On the 17th of September 2016, I arrived at Davis with two large suitcases and a clenched fist filled with determination. This place was going to be my home for the next four years and somehow, without having even taken my first steps, I knew I was accepted here. My eyes gleaming with hope for a bright future, I shared the same dream as many other international students — the dream of freedom, happiness and success in a land that was never ours but is now. On the 8th of November 2016, the dream I had became a mirage. That feeling of acceptance was snatched away as the election results came out.
I’ve always been an immigrant — sort of like a gypsy. This was the first time I felt unwanted, or worse, unsafe. I began probing over my tomorrow, let alone questioning my dreams. Did I have a tomorrow in this land? It’s been three months and my question still remains unanswered. Today, I realized I had gone through my own rendition of the "Eight Stages of Grief." It went something like this:
Nope. Not happening. Surely there’s got to be a mistake. I mean, Clinton did win the popular vote. That would influence the Electoral College, wouldn’t it? Or maybe Biden would actually not give Trump the Wi-Fi password and he’ll just leave out of frustration (the man’s got to tweet).
Although there was very little I could do as an international student that would have had an effect on the election results, I could've been more involved. I regret missing the marches that were held and advocating on social media.
Okay, so we’ve got a President who’s against LGBTQIA, does not respect women, thinks Global Warming is a hoax, opposes abortion, has problems with Mexicans, Muslims, and African-Americans and is BFFs with Putin. You’ve got to be kidding me America.
Being an international student, I feel like I’m constantly under surveillance and if not, I’m being followed by the prying eyes of nationalists. If I go back home this summer, will I be able to return or will I be held captive here for the next four years?
What must I do? Sell both my kidneys to the black market? Buy clothes from Ivanka Trump's fashion line? Make a deal with the Devil? I'll do anything.
Robin Scherbatsky was my spirit animal during those times of distress.
As Albert Camus quotes in his book The Outsider, "Since we're all going to die, it's obvious that when and how don't matter."
I've reached the end of this emotional turmoil and honestly, I'm not sure if I'm content or not. But after accepting everything life throws at us, all we can do is hope — hope that henceforth, President Trump makes executive decisions keeping the well-being of America and its people (including the immigrants) in mind.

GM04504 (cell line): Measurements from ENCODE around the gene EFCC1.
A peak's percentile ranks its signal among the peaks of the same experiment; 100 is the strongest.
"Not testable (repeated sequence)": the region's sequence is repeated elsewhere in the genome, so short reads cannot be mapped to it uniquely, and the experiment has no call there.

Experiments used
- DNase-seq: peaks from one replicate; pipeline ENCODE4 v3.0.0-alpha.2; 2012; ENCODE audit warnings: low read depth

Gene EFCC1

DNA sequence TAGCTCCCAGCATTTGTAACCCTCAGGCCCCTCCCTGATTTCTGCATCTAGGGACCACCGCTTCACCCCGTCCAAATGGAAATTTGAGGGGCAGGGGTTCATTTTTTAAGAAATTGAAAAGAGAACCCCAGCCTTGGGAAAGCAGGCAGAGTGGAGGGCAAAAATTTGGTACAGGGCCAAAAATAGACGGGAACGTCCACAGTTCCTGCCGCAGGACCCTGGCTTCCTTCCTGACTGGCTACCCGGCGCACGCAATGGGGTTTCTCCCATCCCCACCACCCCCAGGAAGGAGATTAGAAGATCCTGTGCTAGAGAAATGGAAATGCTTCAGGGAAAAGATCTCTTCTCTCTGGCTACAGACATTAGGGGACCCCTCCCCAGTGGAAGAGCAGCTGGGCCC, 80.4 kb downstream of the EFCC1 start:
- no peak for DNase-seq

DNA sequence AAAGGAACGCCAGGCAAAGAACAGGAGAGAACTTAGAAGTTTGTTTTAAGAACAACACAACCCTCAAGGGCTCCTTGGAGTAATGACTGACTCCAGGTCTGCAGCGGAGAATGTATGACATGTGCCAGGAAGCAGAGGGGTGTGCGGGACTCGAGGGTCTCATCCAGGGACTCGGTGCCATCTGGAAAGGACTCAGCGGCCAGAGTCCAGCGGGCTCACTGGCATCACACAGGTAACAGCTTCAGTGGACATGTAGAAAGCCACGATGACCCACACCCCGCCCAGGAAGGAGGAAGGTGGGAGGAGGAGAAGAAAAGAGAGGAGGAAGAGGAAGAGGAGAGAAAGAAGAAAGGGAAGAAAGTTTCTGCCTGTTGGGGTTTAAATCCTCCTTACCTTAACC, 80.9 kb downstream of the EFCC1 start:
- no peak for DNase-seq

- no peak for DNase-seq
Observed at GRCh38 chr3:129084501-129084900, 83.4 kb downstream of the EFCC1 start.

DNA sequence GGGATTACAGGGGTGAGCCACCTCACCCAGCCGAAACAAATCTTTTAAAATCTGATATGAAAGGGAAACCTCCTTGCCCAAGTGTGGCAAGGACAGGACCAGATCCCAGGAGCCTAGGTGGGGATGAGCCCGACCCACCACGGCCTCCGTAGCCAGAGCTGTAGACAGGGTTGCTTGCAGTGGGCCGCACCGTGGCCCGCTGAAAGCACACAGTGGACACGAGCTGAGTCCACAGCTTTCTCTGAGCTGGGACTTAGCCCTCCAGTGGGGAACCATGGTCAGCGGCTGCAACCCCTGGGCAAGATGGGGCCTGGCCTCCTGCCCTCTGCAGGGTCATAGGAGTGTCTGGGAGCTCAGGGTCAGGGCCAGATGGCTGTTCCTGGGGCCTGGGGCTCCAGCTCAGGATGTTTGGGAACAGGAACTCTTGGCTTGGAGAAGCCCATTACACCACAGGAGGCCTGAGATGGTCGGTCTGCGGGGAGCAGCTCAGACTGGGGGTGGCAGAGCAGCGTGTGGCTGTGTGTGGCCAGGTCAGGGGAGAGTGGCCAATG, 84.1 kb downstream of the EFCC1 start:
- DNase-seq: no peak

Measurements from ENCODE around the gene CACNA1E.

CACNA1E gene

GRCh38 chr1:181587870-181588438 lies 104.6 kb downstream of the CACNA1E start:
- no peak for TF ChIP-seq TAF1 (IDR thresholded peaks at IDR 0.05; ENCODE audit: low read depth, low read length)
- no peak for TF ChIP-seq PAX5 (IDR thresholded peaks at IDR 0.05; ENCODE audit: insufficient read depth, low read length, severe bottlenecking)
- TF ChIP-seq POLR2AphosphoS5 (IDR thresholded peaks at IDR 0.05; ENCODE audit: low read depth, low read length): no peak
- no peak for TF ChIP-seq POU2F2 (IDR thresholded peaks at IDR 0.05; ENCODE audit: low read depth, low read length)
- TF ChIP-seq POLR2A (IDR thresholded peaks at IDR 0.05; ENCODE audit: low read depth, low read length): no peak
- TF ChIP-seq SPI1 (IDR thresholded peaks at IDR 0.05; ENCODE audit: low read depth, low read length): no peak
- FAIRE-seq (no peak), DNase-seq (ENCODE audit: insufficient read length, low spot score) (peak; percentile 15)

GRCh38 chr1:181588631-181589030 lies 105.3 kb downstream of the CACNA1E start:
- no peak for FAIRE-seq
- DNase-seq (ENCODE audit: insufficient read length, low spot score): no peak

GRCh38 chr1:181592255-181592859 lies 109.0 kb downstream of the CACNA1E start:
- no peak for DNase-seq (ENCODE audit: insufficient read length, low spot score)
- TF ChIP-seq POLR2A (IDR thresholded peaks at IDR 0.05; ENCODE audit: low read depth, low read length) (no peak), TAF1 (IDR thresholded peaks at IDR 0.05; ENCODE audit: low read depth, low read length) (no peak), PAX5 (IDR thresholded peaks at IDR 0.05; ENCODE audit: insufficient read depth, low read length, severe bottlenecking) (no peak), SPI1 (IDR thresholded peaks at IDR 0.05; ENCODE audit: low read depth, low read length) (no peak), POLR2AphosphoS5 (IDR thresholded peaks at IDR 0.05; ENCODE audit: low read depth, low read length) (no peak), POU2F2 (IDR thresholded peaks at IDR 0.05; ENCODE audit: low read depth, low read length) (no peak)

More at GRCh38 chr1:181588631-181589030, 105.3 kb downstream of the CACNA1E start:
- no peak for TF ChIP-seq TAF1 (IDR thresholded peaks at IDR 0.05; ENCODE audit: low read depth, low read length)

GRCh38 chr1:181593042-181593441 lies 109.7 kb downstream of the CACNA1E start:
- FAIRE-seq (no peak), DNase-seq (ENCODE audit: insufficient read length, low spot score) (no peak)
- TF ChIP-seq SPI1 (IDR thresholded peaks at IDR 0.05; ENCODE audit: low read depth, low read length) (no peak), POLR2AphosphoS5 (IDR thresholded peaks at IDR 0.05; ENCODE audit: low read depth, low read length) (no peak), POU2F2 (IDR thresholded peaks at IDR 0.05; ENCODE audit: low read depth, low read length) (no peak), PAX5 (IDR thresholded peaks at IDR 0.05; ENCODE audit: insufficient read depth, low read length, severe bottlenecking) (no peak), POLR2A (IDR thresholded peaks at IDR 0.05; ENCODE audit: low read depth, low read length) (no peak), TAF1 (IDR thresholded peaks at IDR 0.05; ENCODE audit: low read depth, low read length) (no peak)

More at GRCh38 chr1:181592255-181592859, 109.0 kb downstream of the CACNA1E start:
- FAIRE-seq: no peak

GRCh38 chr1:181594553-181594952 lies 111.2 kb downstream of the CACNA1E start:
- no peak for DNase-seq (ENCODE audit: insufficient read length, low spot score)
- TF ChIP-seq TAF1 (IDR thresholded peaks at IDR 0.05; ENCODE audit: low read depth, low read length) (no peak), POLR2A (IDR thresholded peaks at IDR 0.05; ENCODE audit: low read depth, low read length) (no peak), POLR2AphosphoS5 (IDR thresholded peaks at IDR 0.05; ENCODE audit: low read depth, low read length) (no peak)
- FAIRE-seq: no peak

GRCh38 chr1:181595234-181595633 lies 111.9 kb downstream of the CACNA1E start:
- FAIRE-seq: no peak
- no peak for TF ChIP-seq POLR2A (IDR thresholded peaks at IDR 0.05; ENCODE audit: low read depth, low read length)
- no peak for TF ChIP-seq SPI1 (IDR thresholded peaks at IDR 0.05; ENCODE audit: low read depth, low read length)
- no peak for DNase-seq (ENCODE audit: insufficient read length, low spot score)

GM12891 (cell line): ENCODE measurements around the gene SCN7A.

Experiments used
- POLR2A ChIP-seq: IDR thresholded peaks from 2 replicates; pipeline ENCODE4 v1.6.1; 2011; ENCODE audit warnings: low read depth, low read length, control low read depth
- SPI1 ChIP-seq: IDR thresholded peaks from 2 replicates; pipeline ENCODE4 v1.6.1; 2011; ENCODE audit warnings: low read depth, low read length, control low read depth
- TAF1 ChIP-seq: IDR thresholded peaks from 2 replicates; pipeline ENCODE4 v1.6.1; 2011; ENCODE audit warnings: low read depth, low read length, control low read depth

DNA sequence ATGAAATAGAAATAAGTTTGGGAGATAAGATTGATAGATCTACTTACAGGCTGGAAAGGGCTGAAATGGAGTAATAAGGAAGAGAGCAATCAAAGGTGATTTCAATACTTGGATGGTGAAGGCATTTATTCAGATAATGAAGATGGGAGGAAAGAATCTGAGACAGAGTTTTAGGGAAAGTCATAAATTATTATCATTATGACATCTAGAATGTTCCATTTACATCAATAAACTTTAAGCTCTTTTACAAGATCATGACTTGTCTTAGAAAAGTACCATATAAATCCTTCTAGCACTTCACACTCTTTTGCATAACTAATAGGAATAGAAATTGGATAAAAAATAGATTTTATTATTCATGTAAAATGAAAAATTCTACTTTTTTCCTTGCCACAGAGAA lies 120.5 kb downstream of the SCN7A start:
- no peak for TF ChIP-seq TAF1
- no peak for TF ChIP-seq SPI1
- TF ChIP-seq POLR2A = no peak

A few freshmen were kind enough to share their thoughts on the election with me:
Shraddha Jajal, NYU
"On November 8th, I was ashamed, not because of my nationality , but because I was in the company of people who hated me, my culture and everything we represented. Relatives in India joked about it and told me America sucked and I felt bad that my home was being ridiculed because of one man. But of course it is not one man, it is all these men and women across the world who want a white supremacist nation. So how do I feel living in Trump's America? I feel angry, I feel enraged and most of all I feel disappointed of all the people in this great nation who think that hate and bullying is the way to live because let me tell you, it will bring nothing but pain to all those around them."
Anna DiGiacomo, UNC
"I found the election to be a total farce. To everyone who is complaining about Trump, keep in mind that this is what happens when two parties become too entrenched and too partisan. As it stood during the election, neither candidate actually reflected America’s values and neither attempted to talk to the other side. Still, that’s what happens when only two candidates are allowed to debate. I can only hope that we will learn from our mistakes and have more inclusive debates in the future. As for Trump’s president affecting me personally, I can’t say it has and I don’t know how much it will. Historically speaking, a president’s actions rarely affect the lives of individual Americans and I believe this next term will just be about weathering the storm."
On a serious note, this election was a whirlwind of emotions for many people. Some are optimistic about President Trump’s vision of making "America great again" while the rest, well, let’s just say we’re preparing ourselves for the "east wind."
Despite all that's happening in America and despite being an immigrant, one thing that makes this country truly great are the people and their determination to uphold the "true values" they believe America stands for.
Lead Image Credit: Nitish Meena via Unsplash